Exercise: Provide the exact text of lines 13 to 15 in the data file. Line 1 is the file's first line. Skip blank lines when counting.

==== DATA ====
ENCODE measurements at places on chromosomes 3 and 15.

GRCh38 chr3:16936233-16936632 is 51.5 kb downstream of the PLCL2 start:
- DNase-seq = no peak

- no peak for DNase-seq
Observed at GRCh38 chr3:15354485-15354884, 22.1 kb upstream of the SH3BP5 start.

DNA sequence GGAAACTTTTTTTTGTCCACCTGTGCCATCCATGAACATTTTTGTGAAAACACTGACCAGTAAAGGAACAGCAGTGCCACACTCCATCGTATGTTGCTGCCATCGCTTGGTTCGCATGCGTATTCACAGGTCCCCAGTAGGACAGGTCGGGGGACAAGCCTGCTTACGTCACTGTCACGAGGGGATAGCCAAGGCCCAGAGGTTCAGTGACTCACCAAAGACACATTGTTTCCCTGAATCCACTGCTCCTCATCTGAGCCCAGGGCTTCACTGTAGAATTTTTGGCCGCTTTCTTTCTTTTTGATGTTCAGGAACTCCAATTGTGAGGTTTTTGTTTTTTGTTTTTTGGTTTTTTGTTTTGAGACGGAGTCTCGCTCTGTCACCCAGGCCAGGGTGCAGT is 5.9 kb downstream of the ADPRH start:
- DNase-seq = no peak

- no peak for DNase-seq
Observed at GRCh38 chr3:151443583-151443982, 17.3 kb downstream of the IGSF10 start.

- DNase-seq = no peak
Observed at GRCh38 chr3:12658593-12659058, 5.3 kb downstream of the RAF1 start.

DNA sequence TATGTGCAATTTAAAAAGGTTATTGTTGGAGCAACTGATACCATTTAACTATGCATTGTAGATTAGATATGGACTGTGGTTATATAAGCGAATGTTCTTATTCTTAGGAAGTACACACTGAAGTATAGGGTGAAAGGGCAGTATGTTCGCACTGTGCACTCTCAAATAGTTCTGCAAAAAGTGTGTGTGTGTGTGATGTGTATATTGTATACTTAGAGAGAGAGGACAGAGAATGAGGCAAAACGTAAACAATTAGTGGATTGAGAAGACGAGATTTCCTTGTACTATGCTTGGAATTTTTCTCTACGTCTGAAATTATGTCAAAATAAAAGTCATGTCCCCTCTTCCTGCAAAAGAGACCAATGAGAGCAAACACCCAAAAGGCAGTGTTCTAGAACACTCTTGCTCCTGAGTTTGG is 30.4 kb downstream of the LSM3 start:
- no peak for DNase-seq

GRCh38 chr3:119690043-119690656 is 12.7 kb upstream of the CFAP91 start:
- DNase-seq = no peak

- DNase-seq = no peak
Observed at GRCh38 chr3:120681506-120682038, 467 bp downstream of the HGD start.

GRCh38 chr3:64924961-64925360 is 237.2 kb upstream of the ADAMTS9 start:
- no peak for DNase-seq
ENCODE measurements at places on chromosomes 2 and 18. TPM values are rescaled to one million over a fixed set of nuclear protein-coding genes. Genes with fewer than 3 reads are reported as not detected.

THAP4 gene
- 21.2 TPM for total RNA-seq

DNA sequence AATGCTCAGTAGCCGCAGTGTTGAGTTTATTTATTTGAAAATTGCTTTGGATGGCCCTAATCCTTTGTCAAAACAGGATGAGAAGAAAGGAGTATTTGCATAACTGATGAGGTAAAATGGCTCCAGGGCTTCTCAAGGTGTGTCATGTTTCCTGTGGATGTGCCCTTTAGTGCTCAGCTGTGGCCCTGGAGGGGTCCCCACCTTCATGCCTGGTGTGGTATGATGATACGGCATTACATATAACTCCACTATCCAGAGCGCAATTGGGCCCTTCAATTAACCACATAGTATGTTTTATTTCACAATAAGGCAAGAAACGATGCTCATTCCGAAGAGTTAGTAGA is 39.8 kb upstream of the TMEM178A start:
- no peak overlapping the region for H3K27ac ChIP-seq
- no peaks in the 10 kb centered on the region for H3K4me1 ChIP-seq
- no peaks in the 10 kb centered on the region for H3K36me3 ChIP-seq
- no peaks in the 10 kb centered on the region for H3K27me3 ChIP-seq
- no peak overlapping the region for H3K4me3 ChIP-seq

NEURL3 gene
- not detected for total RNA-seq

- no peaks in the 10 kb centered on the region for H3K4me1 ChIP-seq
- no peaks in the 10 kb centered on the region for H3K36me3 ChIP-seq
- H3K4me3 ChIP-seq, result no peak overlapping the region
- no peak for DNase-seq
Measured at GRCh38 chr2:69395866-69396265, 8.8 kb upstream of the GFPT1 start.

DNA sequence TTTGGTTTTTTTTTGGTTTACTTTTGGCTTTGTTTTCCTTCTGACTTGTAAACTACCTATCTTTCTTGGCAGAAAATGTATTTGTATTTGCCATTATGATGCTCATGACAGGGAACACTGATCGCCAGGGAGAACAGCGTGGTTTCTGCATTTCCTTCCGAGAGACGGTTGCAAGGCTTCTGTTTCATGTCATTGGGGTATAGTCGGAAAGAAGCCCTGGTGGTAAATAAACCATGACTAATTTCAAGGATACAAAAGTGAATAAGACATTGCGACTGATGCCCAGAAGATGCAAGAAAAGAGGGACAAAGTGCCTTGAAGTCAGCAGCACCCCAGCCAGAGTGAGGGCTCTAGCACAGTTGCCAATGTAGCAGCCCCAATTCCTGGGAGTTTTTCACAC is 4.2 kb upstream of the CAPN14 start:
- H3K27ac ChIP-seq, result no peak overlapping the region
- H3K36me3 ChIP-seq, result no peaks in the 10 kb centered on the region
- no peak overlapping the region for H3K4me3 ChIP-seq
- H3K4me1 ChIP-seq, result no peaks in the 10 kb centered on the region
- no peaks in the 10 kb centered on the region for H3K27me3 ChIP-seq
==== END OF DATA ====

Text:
- no peak for DNase-seq

GRCh38 chr3:119690043-119690656 is 12.7 kb upstream of the CFAP91 start:
- DNase-seq = no peak